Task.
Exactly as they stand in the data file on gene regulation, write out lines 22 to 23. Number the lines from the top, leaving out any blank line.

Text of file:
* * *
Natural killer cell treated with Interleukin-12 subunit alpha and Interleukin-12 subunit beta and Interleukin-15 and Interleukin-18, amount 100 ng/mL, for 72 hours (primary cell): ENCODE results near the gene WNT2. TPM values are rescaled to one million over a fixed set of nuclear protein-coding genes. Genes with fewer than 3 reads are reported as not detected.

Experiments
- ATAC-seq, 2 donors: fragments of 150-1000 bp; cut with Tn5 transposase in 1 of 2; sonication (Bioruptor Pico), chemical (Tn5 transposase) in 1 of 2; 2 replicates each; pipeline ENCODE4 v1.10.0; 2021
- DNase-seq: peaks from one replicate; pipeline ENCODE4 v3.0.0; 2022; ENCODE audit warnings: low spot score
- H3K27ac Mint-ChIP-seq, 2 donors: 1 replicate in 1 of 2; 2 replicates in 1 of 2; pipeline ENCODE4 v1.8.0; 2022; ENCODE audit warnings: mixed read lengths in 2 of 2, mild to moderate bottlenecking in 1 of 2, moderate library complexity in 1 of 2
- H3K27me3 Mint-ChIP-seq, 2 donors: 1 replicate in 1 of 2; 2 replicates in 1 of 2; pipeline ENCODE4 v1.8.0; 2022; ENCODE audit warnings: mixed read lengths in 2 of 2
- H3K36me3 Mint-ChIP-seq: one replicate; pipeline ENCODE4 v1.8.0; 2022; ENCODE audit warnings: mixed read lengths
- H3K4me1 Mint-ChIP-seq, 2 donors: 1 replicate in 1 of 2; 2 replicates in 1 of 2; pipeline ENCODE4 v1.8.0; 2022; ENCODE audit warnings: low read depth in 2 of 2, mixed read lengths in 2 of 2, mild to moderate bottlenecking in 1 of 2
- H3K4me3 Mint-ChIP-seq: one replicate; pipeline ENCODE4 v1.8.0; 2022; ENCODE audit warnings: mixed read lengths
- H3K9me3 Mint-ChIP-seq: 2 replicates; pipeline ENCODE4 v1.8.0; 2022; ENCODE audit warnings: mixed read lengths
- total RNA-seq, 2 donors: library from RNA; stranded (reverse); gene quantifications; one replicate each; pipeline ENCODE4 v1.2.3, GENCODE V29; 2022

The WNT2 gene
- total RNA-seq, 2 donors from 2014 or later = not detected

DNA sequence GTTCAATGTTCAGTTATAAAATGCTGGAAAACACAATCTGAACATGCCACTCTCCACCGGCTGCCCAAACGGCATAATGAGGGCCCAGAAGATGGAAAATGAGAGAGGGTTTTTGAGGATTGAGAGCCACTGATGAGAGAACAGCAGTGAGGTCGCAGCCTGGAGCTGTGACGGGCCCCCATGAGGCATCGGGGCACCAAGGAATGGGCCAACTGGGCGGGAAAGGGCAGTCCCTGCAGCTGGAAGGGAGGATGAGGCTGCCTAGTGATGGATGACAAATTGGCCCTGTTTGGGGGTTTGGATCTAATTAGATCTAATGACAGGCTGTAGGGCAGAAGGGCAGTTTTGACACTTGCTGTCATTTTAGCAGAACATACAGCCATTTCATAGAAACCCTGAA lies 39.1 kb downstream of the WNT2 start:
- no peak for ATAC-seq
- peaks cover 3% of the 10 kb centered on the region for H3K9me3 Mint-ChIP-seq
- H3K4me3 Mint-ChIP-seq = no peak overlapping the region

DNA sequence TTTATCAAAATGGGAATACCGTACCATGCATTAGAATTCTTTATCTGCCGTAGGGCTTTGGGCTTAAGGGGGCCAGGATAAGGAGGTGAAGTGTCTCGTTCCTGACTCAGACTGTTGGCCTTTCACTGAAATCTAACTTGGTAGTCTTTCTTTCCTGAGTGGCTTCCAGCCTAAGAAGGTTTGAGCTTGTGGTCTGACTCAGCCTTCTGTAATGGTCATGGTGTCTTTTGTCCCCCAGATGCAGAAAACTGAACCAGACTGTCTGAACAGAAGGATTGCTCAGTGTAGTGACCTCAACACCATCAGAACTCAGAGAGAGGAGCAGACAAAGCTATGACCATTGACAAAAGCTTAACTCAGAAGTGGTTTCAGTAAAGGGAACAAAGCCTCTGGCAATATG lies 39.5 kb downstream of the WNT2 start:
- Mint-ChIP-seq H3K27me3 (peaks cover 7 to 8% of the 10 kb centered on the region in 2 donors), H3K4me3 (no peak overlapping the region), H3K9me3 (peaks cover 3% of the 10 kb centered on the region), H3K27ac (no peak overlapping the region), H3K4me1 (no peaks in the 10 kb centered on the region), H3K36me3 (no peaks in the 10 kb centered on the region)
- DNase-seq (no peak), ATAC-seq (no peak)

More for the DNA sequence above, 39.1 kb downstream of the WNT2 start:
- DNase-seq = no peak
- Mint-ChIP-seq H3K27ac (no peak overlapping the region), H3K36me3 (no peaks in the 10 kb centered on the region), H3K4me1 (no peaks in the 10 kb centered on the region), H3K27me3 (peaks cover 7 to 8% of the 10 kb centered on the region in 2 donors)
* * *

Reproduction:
- DNase-seq = no peak
- Mint-ChIP-seq H3K27ac (no peak overlapping the region), H3K36me3 (no peaks in the 10 kb centered on the region), H3K4me1 (no peaks in the 10 kb centered on the region), H3K27me3 (peaks cover 7 to 8% of the 10 kb centered on the region in 2 donors)